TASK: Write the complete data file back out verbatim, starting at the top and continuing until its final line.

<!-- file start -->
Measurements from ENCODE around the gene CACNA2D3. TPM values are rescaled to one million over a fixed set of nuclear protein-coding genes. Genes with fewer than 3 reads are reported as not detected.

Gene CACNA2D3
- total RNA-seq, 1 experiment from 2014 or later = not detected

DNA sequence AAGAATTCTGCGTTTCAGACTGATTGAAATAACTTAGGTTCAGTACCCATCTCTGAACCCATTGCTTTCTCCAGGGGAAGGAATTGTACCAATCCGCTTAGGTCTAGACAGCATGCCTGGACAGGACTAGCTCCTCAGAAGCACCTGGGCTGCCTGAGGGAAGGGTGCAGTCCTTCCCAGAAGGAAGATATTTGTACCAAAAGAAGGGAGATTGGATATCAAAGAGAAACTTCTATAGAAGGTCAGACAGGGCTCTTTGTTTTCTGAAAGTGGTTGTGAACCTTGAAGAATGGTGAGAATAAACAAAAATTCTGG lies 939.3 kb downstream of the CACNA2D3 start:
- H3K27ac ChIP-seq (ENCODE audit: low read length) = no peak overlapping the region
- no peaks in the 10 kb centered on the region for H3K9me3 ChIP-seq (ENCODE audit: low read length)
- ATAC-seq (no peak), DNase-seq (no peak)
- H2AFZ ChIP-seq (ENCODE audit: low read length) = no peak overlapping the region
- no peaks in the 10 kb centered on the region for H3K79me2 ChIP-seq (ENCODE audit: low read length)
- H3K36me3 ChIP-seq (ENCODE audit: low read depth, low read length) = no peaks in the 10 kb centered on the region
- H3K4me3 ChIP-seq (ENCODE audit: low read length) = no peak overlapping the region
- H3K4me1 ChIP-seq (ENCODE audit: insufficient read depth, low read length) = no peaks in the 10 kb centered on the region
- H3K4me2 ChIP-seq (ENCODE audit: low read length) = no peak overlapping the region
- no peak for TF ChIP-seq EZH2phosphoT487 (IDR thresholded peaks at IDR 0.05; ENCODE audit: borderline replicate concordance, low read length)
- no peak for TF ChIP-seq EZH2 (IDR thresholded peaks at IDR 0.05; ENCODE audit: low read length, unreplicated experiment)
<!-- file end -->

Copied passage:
Measurements from ENCODE around the gene CACNA2D3. TPM values are rescaled to one million over a fixed set of nuclear protein-coding genes. Genes with fewer than 3 reads are reported as not detected.

Gene CACNA2D3
- total RNA-seq, 1 experiment from 2014 or later = not detected

DNA sequence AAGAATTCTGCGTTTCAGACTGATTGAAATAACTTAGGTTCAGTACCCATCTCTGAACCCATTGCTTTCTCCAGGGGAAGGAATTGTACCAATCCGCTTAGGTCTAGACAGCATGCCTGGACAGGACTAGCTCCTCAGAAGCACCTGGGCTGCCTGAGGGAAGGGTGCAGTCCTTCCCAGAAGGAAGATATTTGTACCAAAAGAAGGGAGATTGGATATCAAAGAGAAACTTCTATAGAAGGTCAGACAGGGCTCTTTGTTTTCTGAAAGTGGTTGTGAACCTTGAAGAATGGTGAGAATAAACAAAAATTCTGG lies 939.3 kb downstream of the CACNA2D3 start:
- H3K27ac ChIP-seq (ENCODE audit: low read length) = no peak overlapping the region
- no peaks in the 10 kb centered on the region for H3K9me3 ChIP-seq (ENCODE audit: low read length)
- ATAC-seq (no peak), DNase-seq (no peak)
- H2AFZ ChIP-seq (ENCODE audit: low read length) = no peak overlapping the region
- no peaks in the 10 kb centered on the region for H3K79me2 ChIP-seq (ENCODE audit: low read length)
- H3K36me3 ChIP-seq (ENCODE audit: low read depth, low read length) = no peaks in the 10 kb centered on the region
- H3K4me3 ChIP-seq (ENCODE audit: low read length) = no peak overlapping the region
- H3K4me1 ChIP-seq (ENCODE audit: insufficient read depth, low read length) = no peaks in the 10 kb centered on the region
- H3K4me2 ChIP-seq (ENCODE audit: low read length) = no peak overlapping the region
- no peak for TF ChIP-seq EZH2phosphoT487 (IDR thresholded peaks at IDR 0.05; ENCODE audit: borderline replicate concordance, low read length)
- no peak for TF ChIP-seq EZH2 (IDR thresholded peaks at IDR 0.05; ENCODE audit: low read length, unreplicated experiment)